LIS collects and harmonises socio-economic micro datasets from upper- and middle-income countries, places them on a secure server and makes them available in two databases:
Luxembourg Income Study Database (LIS) that is the largest available income database of harmonised Microdata.
Luxembourg Wealth Study Database (LWS) that is the first cross-national wealth database in existence.
Making the data available to researchers
Microdata that would otherwise be incomparable, or impossible to access, are thus made available to researchers world-wide through three pathways:
The data are available to users through three distinct pathways:
Web Tabulator – an online table maker to design and generate cross-national descriptive tables
Key Figures – national indicators based on LIS Microdata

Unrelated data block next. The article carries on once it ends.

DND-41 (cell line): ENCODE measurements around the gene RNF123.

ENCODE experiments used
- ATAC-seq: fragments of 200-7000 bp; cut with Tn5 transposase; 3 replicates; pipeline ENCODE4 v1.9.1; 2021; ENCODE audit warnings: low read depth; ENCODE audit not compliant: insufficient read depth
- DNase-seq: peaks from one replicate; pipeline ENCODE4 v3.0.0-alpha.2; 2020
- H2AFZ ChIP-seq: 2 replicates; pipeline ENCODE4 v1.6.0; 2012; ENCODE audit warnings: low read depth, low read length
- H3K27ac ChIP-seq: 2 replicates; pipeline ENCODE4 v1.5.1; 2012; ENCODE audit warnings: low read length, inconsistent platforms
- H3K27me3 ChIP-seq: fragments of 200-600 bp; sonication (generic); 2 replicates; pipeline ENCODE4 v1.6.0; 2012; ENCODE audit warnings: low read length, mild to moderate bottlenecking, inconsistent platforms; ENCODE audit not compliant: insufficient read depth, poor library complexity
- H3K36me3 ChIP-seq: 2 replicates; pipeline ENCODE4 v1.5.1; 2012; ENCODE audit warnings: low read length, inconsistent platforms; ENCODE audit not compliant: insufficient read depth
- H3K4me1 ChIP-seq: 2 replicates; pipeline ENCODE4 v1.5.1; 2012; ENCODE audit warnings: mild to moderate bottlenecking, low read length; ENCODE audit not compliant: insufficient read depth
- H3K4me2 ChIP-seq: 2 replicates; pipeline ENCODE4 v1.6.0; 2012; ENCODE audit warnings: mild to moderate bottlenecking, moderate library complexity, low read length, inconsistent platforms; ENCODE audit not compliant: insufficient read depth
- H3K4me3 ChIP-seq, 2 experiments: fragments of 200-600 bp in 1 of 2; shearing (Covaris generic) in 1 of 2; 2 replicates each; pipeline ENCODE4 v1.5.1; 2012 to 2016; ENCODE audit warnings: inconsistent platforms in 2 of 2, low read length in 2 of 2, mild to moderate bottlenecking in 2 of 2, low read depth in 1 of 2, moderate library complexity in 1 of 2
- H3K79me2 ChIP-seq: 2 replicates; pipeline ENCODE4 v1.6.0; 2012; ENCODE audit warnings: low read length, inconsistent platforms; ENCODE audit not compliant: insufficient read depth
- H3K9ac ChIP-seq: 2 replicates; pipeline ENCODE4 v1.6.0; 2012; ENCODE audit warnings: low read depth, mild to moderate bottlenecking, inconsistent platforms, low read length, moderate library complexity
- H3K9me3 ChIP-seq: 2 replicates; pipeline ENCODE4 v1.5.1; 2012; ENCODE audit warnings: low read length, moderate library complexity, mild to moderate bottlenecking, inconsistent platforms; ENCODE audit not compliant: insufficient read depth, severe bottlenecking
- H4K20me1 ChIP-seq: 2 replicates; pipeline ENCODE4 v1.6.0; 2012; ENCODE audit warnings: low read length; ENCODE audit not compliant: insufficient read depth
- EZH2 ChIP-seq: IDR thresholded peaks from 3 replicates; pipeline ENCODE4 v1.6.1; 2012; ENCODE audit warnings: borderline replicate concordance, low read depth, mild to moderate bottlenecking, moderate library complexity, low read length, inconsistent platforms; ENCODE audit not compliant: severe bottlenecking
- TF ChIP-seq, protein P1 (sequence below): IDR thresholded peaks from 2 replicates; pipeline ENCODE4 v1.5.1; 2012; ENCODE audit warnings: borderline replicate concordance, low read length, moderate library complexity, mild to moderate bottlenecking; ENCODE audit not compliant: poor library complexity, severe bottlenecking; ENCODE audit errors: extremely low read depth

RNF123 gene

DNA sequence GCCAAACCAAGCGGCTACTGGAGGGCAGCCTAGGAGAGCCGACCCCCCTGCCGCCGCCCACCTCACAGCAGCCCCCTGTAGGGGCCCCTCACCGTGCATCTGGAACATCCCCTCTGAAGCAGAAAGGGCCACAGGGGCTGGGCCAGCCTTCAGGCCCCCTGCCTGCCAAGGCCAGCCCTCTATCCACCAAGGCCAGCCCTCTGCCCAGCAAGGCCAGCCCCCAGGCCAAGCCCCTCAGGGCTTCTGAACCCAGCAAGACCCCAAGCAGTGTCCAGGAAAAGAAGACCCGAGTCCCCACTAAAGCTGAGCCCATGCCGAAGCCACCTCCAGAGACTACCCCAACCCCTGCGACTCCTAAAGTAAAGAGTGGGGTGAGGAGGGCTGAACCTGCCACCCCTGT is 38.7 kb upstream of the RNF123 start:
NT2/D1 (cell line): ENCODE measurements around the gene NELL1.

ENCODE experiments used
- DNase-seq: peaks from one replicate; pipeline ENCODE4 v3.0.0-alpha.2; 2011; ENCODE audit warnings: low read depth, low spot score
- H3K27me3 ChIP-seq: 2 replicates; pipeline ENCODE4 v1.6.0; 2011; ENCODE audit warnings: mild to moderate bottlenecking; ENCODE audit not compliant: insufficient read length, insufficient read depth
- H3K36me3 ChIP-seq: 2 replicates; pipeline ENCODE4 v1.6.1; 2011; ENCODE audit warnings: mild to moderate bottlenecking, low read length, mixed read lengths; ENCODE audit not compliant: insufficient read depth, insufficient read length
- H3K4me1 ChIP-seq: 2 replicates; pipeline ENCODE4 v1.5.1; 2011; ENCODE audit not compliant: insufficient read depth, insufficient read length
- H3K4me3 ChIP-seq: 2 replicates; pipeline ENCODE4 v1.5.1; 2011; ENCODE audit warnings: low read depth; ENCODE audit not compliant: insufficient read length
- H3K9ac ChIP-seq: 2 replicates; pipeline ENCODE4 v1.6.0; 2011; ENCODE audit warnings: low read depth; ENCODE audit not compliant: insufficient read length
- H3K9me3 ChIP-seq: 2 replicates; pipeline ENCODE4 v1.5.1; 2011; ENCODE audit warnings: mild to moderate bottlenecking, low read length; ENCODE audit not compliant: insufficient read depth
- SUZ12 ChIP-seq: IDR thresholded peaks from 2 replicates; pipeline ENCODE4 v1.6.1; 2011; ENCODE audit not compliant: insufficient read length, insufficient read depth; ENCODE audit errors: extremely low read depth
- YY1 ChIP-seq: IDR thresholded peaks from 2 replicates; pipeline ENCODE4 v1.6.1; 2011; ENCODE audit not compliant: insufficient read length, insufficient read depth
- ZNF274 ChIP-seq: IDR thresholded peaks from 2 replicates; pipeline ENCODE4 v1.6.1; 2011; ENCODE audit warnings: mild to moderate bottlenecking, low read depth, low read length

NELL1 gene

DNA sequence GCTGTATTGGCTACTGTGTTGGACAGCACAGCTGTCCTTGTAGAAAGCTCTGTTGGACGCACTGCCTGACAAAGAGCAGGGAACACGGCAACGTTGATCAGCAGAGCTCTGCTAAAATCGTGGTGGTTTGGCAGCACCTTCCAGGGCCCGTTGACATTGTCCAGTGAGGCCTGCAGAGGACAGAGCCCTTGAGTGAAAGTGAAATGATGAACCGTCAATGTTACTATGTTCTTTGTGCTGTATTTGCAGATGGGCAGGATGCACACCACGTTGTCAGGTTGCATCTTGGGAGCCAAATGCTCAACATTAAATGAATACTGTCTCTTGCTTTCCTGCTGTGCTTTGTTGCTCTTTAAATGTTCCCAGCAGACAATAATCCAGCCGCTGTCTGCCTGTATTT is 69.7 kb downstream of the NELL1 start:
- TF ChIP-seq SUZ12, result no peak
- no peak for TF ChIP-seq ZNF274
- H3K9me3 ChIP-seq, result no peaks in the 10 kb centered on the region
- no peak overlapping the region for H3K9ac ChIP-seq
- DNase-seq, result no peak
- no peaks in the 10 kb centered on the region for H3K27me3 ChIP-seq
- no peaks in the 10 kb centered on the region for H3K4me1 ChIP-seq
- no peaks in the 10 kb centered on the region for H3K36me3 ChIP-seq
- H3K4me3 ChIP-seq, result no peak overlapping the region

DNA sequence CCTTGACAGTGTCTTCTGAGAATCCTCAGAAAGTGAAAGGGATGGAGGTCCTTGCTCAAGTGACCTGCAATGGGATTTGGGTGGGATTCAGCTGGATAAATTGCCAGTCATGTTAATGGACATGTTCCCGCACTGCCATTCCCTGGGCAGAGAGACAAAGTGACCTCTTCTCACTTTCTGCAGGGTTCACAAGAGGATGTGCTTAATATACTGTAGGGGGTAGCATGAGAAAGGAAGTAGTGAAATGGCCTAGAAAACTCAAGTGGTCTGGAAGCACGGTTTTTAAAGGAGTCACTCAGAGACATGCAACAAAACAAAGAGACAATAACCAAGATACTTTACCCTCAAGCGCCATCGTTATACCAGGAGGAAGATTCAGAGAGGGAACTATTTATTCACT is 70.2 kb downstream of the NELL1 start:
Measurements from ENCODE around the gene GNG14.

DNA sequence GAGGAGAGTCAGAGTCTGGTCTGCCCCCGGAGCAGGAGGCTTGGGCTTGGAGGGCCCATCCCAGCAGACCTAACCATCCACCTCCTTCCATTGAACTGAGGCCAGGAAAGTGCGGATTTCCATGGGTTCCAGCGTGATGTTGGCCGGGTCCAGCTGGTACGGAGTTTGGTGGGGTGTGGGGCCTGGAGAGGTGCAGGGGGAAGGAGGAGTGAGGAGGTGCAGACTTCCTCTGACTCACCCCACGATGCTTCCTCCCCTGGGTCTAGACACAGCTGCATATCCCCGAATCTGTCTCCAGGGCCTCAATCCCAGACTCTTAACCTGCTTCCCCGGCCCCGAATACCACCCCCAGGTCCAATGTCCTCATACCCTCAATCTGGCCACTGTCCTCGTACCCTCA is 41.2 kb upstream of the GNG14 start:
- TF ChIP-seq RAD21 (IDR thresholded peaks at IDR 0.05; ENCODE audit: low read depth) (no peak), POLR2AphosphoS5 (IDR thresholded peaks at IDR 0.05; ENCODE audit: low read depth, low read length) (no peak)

Inequality and Poverty Key Figures
Employment by Gender Key figures
LIS Databases have been used by thousands of researchers coming from diverse disciplines, primarily economics, sociology, political science and the policy sciences to conduct cross-national comparative research on socio-economic outcomes. Over the last 30 years, many researchers use the LIS data to analyse variation in socio-economic outcomes within and across countries. Making the LWS data available has also enabled entirely new lines of research about wealth, debt and other dimensions of economic well-being.
Research based on LIS microdata has appeared in dissertations, journal articles, and books, informs NGOs and policy-makers, and is often featured in the popular media. All research based on LIS and LWS microdata is catalogued in our Working Paper series.
Combination of our microdata with country-level data from other sources is possible to study the relationship between LIS-generated indicators and other outcomes such as family wellbeing, political behaviour, and macroeconomic conditions. Visit our resources page to view other databases.